You can connect with Jim Benton on Facebook | Instagram | Twitter

Comet the Unstoppable Reindeer Giveaway

I’m pleased as Christmas punch to be teaming with Two Lions and Blue Slip Press in a giveaway of:

  • One (1) copy of Comet the Unstoppable Reindeer by Jim Benton

To enter:

  • Follow Celebrate Picture Books
  • Retweet a giveaway tweet
  • Bonus: Reply with your favorite reindeer for extra entry. Each reply earns you one extra entry

This giveaway is open from December 8 to December 13 and ends at 8:00 p.m. EST.

A winner will be chosen on December 14. 

Prizing provided by Two Lions and Blue Slip Media

Giveaway open to U.S. addresses only. | No Giveaway Accounts 

Comet the Unstoppable Reindeer Book Tour Activity

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Reindeer Teams Match-Up Puzzle

 

Match the two-member reindeer teams so they can help Santa in this printable puzzle!

Reindeer Teams Match-Up Puzzle

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You can find Comet the Unstoppable Reindeer at these booksellers

Amazon | Barnes & Noble | Books-a-Million

To support your local independent bookstore, order from

Bookshop | IndieBound

Picture Book Review

 

December 6 – Mitten Tree Day

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About the Holiday

It’s a tradition here at Celebrate Picture Books to commemorate the holiday with the book that started it all. Originally published in 1997, The Mitten Tree has endured and continues to spark programs in schools, libraries, and communities around the country. The feel of a cozy mitten on freezing fingers is one of the luxuries of wintertime. But where did mittens come from? You might be surprised to discover that the word “mitten” comes from the French word mitaine, which was an old nickname for a cat, because early mittens were typically made of animal fur. The earliest mittens, dating to around 1000 AD, were used as sheaths for gloves, adding extra protection for cold hands. So now that it’s time to get out favorite mittens or buy (or knit) a new pair, enjoy the season with today’s book!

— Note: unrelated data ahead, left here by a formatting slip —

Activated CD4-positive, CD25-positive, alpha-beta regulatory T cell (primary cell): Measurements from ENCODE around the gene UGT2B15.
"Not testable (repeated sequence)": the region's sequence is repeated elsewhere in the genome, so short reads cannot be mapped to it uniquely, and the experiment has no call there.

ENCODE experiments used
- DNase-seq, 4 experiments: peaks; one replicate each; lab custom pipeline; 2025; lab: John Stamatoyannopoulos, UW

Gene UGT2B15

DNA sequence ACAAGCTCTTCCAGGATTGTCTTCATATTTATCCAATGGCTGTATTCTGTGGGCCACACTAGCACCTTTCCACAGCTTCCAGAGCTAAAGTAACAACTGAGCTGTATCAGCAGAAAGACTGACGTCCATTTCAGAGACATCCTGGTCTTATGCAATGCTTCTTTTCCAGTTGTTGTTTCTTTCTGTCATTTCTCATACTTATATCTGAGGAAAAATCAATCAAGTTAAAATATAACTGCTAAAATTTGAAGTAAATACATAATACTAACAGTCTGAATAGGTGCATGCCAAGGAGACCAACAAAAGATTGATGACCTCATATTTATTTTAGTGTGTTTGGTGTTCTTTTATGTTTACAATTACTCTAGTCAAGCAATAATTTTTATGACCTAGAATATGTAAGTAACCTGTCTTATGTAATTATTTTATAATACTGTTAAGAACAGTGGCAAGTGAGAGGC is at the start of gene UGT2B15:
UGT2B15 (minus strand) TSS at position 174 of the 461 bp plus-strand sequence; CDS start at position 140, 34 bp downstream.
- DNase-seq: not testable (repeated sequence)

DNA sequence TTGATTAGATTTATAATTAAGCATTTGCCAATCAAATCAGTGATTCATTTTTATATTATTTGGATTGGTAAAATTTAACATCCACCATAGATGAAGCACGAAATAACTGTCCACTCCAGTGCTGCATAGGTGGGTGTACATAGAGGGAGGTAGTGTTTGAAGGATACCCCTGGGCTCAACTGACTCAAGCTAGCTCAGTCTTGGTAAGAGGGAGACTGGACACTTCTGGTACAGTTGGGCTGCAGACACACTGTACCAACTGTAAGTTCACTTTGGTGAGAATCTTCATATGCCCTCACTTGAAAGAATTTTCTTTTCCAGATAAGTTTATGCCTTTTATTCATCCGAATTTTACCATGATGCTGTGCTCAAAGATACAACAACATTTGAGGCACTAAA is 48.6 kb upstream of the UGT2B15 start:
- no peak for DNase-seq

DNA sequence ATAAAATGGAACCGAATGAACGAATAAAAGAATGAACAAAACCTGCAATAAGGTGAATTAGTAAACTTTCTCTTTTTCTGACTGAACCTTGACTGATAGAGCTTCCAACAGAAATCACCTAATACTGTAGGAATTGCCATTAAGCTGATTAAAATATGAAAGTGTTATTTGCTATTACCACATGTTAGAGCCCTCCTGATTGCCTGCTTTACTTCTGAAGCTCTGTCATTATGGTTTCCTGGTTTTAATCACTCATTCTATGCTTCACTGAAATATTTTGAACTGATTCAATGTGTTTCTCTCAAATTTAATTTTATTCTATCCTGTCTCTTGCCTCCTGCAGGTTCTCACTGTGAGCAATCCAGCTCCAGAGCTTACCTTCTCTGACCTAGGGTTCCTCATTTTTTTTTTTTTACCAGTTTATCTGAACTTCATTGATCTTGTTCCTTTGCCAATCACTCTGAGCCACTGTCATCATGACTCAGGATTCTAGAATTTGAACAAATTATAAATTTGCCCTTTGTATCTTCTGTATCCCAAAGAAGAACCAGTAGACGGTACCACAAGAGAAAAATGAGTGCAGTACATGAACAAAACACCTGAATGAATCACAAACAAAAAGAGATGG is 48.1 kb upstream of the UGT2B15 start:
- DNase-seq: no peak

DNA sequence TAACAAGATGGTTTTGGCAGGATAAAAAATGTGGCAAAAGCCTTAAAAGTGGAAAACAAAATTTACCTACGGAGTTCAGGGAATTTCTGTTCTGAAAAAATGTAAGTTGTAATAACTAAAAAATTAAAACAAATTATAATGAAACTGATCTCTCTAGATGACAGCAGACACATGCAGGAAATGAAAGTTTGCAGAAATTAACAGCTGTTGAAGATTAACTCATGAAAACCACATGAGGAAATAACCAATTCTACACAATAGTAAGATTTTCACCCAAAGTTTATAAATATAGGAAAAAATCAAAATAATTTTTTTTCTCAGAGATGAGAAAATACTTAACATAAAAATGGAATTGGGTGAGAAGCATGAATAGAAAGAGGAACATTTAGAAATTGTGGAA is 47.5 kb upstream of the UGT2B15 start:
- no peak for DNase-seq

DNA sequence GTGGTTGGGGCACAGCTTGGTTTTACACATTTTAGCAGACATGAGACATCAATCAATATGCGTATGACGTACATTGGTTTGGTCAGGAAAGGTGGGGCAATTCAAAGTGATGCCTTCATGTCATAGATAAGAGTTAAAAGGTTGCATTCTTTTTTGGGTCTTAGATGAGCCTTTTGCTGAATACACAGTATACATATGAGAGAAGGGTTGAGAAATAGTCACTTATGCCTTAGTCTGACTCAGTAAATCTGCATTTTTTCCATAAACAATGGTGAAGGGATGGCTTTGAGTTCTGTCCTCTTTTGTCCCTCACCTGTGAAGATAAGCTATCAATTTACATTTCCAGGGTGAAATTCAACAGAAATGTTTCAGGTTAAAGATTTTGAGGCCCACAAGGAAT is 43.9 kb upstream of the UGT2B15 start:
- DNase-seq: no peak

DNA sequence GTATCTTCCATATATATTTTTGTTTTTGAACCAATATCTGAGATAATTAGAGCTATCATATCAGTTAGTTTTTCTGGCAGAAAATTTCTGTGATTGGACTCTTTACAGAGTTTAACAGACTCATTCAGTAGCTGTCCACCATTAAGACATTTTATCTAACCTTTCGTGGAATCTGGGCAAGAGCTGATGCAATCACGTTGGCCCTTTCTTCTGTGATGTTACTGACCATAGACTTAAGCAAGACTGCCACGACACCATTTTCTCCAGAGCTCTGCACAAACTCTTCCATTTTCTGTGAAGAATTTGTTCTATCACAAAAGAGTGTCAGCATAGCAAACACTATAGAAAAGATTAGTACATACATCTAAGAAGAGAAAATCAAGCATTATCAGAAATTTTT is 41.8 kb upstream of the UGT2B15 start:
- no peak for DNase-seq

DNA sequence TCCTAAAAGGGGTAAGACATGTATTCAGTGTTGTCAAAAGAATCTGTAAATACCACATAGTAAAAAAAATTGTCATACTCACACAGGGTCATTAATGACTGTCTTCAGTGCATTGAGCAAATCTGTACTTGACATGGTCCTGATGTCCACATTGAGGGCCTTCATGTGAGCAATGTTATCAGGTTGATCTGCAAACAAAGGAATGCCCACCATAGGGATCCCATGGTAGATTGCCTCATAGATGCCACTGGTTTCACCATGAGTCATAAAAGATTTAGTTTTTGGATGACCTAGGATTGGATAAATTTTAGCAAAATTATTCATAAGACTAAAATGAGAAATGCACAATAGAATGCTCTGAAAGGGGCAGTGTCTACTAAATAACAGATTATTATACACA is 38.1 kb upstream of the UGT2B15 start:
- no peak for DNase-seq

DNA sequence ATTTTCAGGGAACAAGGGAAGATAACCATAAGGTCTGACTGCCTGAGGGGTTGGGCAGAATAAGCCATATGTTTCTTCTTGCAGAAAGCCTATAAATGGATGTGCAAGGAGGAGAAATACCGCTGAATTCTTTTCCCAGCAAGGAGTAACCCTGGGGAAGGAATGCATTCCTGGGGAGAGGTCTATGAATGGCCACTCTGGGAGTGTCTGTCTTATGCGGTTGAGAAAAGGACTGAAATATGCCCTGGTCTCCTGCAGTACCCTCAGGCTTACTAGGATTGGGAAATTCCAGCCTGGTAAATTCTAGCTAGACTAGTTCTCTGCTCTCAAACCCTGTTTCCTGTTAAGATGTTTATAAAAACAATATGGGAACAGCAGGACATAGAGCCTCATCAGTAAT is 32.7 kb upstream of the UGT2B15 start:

The Mitten Tree

Written by Candace Christiansen | Illustrated by Elaine Greenstein

 

In a small house at the end of a lane Sarah lives all alone. Her own children have grown and moved away, but as she watches the kids gather at the blue spruce tree to wait for the school bus she remembers all the years that she walked her son and daughter to this same spot. As she makes her way down the lane to her mailbox, she wishes the children will wave and smile, but they never seem to notice her. Still, it makes Sarah smile to see them.

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Image copyright Elaine Greenstein, 2009, courtesy of Fulcrum Publishing.

One winter morning Sarah notices all the kids throwing snowballs and making snowmen—all except one little boy dressed all in blue who lacks the mittens needed to join his friends. All day Sarah worries about the boy with no mittens. As the sun goes down Sarah digs “through the basket of yarn scraps she had saved for many years.” She finds her needles and four shades of blue wool. Then Sarah begins to knit.

With the rising sun Sarah hurries to the bus stop and hangs the new blue mittens on the spruce tree. Then she hides behind a hedge to watch. The little boy in blue is the first to arrive at the bus stop. When he sees the mittens hanging there, he tries them on and finds that they fit perfectly. With a big smile he makes “a perfect snowball” and throws “it high into the winter sky.” Soon Sarah sees a little girl with mismatched mittens. That night she finds the perfect color of wool and knits a pair to match the girl’s red coat.

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Image copyright Elaine Greenstein, 2009, text copyright Candace Christiansen, 2009. Courtesy of Fulcrum Publishing.

Every morning Sarah watches the children, looking for any who have no mittens. During the day her needles are busy making gifts for these children. The next morning before anyone else is up she rushes to the spruce tree and adorns it with the mittens she has knitted. The children have warmed to the “game,” and each day search “under every branch and bough for another pair of mittens.” Once or twice Sarah thinks the boy with her blue mittens sees her, but his eyes don’t linger.